Henrik Grönvold (Danish, 1858 –1940), Grus Cinerea (Crane)
Henrik Grönvold (Danish, 1858 –1940)
“Grus Cinerea (Crane)”
Prepared for Plate II W.H. Hudson and L. Gardiner, Rare, Vanishing and Lost British Birds (1923)
Pencil and watercolor heightened with gouache, some with touches of gum Arabic on paper
Signed ‘H. Gronvold’. Inscribed with notes to the publisher.
Paper size: 7 1/4 x 5 1/8 in.
Provenance: Anonymous sale; Christie’s, London, 17 March 1999, lot 149, private collector.
“The Crane remained with us down to the time when people wrote about British Birds—the times of Turner, Willughby, and others. Turner (1544) says, ‘Cranes breed in England in marshy places, I myself have very often seen their pipers,’ pipers being the name given to the young birds. It was once common, and continued to resort to our shores in considerable numbers down to nearly the end of the seventeenth century. It was abundant in Ireland, we know, in the twelfth and fourteenth centuries. When it ceased to breed is not certain. In the sixteenth century it was, with other large game birds—Heron, Bittern, Spoonbill, Bustard, etc.,—protected by Act of Parliament. This was a wise law, that gave protection to egg as well as bird, but in the case of this species it was of no avail. Sir Thomas Browne, in his Account of the Birds found in Norfolk, tells us that ‘Cranes are often found here in hard winters, especially about the champain and fieldy parts. ... It seems they have been more plentiful, for in a bill of fare when the Mayor entertained the Duke of Norfolk I meet with Cranes in a dish.’ This feast is supposed to be one which was given in June 1663.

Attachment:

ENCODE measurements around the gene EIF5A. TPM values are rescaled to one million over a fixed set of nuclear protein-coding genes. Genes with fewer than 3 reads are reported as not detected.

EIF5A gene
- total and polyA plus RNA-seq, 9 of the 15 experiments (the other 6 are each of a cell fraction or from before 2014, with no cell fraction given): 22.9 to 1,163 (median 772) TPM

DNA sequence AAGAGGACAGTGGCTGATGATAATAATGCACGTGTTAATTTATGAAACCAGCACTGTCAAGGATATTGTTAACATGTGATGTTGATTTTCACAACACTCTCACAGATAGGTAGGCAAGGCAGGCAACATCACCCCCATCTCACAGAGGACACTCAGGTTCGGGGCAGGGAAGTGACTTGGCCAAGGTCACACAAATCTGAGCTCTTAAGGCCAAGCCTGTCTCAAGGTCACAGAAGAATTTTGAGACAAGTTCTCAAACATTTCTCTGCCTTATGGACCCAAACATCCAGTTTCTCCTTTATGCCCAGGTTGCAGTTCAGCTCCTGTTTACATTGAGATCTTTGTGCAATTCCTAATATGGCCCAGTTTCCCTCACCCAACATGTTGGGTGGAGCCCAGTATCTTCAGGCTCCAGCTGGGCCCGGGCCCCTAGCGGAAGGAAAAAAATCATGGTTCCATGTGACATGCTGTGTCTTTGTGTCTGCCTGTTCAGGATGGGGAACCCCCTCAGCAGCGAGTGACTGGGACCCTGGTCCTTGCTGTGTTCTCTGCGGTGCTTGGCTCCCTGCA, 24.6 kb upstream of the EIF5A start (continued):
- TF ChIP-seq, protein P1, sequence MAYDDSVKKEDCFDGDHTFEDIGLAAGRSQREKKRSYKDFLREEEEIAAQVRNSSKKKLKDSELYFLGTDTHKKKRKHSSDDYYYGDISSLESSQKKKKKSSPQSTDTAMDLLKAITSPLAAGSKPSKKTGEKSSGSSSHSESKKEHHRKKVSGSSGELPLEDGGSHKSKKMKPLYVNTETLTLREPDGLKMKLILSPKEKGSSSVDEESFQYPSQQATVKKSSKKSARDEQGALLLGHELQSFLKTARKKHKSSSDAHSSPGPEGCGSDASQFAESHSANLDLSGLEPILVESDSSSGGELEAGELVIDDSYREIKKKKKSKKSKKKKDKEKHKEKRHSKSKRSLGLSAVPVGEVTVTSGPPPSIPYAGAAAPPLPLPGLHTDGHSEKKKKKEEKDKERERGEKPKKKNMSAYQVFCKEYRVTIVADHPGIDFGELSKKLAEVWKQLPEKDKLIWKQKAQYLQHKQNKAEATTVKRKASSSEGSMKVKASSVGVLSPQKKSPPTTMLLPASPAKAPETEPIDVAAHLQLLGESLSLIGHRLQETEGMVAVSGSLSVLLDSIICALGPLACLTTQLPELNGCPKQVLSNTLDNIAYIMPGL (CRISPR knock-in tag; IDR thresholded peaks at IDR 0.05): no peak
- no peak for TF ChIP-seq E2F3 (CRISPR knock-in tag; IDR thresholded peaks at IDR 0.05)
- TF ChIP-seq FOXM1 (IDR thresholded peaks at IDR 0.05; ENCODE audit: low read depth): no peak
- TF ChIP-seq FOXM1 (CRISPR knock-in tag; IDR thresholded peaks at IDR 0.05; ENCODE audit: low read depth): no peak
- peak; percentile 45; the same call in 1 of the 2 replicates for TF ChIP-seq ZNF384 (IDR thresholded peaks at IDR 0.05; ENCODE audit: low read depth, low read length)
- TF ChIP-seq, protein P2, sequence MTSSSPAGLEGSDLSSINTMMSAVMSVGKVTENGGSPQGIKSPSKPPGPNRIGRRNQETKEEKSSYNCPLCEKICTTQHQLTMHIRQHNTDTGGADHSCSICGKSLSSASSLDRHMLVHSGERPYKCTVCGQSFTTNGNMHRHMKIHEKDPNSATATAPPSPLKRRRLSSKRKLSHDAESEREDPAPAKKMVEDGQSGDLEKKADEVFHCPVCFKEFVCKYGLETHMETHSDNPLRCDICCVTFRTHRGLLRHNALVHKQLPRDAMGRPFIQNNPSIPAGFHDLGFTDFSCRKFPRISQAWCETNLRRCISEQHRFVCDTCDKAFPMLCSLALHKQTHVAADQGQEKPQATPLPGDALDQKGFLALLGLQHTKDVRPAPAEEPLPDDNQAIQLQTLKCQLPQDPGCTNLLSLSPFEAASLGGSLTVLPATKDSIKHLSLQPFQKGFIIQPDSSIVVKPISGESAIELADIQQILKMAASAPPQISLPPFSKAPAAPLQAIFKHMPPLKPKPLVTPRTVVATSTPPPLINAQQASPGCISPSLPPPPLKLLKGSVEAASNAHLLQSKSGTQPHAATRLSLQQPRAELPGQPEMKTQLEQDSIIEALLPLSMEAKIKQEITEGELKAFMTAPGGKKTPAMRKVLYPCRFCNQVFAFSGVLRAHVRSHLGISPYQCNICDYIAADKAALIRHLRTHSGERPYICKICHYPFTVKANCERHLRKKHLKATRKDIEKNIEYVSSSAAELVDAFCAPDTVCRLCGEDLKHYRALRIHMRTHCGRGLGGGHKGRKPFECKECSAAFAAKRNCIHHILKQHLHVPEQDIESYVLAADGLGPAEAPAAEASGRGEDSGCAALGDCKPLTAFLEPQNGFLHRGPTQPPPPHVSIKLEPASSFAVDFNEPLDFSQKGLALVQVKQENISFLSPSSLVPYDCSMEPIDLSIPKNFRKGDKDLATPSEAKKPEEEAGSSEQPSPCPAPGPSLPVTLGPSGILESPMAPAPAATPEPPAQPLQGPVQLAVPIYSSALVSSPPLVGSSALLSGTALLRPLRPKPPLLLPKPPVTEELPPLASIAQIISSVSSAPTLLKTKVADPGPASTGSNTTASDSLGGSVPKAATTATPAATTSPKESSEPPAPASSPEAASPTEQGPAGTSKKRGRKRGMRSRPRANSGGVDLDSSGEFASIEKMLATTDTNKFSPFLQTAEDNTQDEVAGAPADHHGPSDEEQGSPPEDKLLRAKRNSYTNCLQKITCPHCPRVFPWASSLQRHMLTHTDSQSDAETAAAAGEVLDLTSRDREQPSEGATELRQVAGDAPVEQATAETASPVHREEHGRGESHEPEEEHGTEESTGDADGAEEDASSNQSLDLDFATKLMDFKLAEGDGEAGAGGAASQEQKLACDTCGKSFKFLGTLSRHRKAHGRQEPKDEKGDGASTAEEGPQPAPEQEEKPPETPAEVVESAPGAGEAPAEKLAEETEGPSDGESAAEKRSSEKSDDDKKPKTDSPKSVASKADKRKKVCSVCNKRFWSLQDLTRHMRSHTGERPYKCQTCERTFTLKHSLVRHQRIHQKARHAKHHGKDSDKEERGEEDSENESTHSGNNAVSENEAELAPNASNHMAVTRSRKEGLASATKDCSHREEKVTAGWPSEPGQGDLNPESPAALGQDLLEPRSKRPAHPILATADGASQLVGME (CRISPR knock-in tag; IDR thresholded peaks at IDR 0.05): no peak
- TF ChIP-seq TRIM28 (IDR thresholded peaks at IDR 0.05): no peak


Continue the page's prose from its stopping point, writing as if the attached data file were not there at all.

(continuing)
Willughby, in 1676, says : ‘They come to us often in England, and in the ten counties, in Lincolnshire and Cambridgeshire, there are great flocks of them.’ As to whether or no they bred at that time he says, ‘I cannot certainly determine, either from my own knowledge or from the relation of any credible person.’
At the present day the Crane is a rare visitor—a lost wanderer from happier realms. The resonant, far-sounding cry of this noble bird—one of the most fascinating sounds of wild nature, especially when several individuals, as their custom is, unite their voices in a chorus—will probably never be heard again in England, except from rare stragglers or from captives in an enclosure. Occasional visitations we have; there was a great and notable one in the spring of 1869; but the birds are always shot on appearance. Mr. H. E. Forrest records in his Fauna of Shropshire that one was shot on the Herefordshire border in 1859 by a farmer who, finding it described in the books as a ‘common’ Crane, gave the body to his waggoner, who cooked and ate it. A writer in British Birds (Vol. II.) states that a female bird shot in Anglesey by a gamekeeper in May 1908, showed no sign of having been in captivity and was stuffed and placed in Chester Museum where ‘it forms an extremely interesting addition to the local collection.’ The shooting of a rare visitor or of an escaped bird from a private aviary, represents the only way in which additions are made to the British avi-fauna to-day. With the Crane’s figure we are perhaps more familiar than with that of any other large species, and will be so as long as we continue to import decorative hangings, screens and pictures by the million from Japan. To that artistic people the Crane is pre-eminent among birds for its beauty and stately grace as is the chrysanthemum among flowers. ‘An Act passed in 1534 fixed a close time from May 31st to August 1st, during which wild fowl might be taken by certain methods, and by certain persons, under a penalty of a year’s imprisonment and a fine of 4d. A heavier fine was imposed on stealers of eggs, amounting to as much as 8d. for the eggs of Shoveller Duck, Heron, or Bittern, and 2od. for that of Bustard or Crane.